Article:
Drive your brain in reverse

Drive your brain in reverse

The German mathematician Carl Jacobi made a number of important contributions to different scientific fields during his career.  In particular, he was known for his ability to solve hard problems by following a strategy of “man muss immer umkehren” or - loosely translated - “always invert”.  He would write down the opposite of the problem he was trying to solve and found that the solution often came to him more easily. Instead of asking how to do something, ask how to not do it.

In a way, the secret to unconventional thinking is just inverting the status quo.  Let me give you some examples.  Say you want to create more innovation at your organization. Thinking forward, you would think about all of the things you could do to foster innovation. If you look at the problem backwards, you can ask yourself the question “How could we make this company less innovative?”.  Eliminating those barriers and obstacles might help creative ideas arise more quickly.  Another example: every marketing department wants to attract new business, but it may be useful to ask, “What would alienate our core customer?”.  A different point of view can reveal surprising insights.  Marie Kondo, author of the best-seller “The Life-Changing Magic of Tidying Up”, uses inversion to help people declutter their homes. Her famous line is, “We should be choosing what we want to keep, not what we want to get rid of.”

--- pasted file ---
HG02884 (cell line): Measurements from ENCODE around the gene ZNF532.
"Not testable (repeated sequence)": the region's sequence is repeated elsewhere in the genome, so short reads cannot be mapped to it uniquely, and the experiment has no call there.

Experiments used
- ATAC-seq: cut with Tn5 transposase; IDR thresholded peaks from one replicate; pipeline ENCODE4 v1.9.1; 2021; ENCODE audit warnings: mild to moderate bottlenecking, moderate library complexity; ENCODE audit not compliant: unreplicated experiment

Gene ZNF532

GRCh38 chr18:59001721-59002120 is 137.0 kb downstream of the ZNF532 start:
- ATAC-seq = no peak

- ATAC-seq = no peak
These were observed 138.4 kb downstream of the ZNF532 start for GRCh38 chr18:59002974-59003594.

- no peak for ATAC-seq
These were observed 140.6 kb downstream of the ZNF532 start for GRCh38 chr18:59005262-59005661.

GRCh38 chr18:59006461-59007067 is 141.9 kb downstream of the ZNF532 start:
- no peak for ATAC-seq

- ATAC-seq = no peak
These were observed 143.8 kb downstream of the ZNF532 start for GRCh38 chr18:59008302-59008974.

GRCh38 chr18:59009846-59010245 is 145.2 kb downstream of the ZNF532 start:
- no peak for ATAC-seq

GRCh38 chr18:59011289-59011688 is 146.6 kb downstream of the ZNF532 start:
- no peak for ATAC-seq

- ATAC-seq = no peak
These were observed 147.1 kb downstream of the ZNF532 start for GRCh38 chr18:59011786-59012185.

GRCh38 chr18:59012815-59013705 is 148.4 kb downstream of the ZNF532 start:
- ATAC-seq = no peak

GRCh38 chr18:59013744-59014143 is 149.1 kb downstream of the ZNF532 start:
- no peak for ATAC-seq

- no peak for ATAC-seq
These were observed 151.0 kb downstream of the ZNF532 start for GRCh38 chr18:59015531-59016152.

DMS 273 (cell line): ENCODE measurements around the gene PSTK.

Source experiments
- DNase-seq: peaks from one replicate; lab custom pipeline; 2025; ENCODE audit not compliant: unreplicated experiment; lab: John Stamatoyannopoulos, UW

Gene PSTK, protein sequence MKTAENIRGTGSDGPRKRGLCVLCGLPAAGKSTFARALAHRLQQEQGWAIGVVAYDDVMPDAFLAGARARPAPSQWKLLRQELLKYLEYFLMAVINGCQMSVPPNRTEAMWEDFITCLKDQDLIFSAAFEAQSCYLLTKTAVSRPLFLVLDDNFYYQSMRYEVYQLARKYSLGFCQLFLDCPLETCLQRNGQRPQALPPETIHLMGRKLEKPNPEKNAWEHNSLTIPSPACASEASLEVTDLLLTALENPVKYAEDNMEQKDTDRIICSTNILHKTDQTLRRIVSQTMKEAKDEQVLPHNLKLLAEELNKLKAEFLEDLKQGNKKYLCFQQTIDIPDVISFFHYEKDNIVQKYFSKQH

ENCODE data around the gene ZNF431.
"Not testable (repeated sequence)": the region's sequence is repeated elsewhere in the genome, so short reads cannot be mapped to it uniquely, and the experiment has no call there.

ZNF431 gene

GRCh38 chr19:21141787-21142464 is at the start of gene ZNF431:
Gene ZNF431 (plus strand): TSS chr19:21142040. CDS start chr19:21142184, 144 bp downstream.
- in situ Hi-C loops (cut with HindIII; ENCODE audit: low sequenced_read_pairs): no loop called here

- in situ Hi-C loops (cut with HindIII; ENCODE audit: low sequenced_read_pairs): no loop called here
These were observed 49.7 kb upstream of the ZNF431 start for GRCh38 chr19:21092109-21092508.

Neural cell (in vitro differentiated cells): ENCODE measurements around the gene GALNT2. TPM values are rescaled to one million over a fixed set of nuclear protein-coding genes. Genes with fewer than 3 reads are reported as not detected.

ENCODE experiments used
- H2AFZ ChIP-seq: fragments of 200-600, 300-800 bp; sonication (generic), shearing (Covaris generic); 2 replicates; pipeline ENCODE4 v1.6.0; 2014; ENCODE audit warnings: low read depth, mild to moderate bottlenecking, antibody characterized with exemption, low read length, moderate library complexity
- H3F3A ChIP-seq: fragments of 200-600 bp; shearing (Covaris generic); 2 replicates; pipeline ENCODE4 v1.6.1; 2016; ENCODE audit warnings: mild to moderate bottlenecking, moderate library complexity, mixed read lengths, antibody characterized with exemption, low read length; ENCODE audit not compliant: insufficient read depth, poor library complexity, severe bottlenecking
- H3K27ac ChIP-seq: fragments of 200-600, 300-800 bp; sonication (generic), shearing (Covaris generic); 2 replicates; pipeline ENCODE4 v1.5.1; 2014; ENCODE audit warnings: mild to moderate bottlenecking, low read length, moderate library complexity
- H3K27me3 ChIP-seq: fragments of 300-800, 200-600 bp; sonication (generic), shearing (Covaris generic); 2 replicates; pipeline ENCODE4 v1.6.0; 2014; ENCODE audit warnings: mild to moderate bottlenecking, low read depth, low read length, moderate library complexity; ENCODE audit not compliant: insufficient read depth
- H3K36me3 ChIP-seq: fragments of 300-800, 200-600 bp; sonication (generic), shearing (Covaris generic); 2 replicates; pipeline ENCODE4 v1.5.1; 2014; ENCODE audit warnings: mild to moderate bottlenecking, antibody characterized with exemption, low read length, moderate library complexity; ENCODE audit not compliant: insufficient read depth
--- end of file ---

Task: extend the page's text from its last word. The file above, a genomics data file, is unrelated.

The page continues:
One of my favorite applications of inversion is known as a Failure Premortem.  Imagine the most important goal or project you are working on right now. Now fast forward six months and assume the project or goal has failed. Tell the story of how it happened. What went wrong? What mistakes did you make? How did it fail? In other words, think of your main goal and ask yourself, “What could cause this to go horribly wrong?”.  This strategy is sometimes called the “kill the company” exercise in organizations because the goal is to spell out the exact ways the company could fail.

Inversion – so considering the opposite - is not about finding good advice, but rather about finding anti-advice. It teaches you what to avoid.  It is not obvious to spend time thinking about the opposite of what you want. In a sense, inversion is counterintuitive. And yet, inversion is a key tool of many great thinkers.

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